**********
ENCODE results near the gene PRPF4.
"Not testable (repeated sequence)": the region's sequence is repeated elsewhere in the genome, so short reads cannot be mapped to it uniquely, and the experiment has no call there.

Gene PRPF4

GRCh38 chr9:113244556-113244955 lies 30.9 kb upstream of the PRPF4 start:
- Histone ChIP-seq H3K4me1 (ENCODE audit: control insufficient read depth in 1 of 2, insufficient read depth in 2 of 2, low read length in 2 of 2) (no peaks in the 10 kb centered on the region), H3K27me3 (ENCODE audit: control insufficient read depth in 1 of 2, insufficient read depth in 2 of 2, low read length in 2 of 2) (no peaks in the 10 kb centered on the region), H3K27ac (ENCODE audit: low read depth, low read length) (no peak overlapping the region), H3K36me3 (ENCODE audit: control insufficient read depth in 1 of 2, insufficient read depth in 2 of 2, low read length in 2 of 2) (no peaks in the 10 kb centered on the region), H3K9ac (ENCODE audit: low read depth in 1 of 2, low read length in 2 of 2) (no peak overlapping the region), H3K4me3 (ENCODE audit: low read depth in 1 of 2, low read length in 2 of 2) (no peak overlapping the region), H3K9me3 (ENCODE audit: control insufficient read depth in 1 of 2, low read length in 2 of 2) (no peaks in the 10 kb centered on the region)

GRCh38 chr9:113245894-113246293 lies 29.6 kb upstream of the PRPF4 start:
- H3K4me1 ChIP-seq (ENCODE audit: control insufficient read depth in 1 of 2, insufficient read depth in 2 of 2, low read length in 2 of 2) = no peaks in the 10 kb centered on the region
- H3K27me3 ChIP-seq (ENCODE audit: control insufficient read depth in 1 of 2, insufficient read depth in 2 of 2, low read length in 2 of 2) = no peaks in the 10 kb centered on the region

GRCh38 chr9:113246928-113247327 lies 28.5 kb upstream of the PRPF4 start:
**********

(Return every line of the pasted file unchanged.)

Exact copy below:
ENCODE results near the gene PRPF4.
"Not testable (repeated sequence)": the region's sequence is repeated elsewhere in the genome, so short reads cannot be mapped to it uniquely, and the experiment has no call there.

Gene PRPF4

GRCh38 chr9:113244556-113244955 lies 30.9 kb upstream of the PRPF4 start:
- Histone ChIP-seq H3K4me1 (ENCODE audit: control insufficient read depth in 1 of 2, insufficient read depth in 2 of 2, low read length in 2 of 2) (no peaks in the 10 kb centered on the region), H3K27me3 (ENCODE audit: control insufficient read depth in 1 of 2, insufficient read depth in 2 of 2, low read length in 2 of 2) (no peaks in the 10 kb centered on the region), H3K27ac (ENCODE audit: low read depth, low read length) (no peak overlapping the region), H3K36me3 (ENCODE audit: control insufficient read depth in 1 of 2, insufficient read depth in 2 of 2, low read length in 2 of 2) (no peaks in the 10 kb centered on the region), H3K9ac (ENCODE audit: low read depth in 1 of 2, low read length in 2 of 2) (no peak overlapping the region), H3K4me3 (ENCODE audit: low read depth in 1 of 2, low read length in 2 of 2) (no peak overlapping the region), H3K9me3 (ENCODE audit: control insufficient read depth in 1 of 2, low read length in 2 of 2) (no peaks in the 10 kb centered on the region)

GRCh38 chr9:113245894-113246293 lies 29.6 kb upstream of the PRPF4 start:
- H3K4me1 ChIP-seq (ENCODE audit: control insufficient read depth in 1 of 2, insufficient read depth in 2 of 2, low read length in 2 of 2) = no peaks in the 10 kb centered on the region
- H3K27me3 ChIP-seq (ENCODE audit: control insufficient read depth in 1 of 2, insufficient read depth in 2 of 2, low read length in 2 of 2) = no peaks in the 10 kb centered on the region

GRCh38 chr9:113246928-113247327 lies 28.5 kb upstream of the PRPF4 start: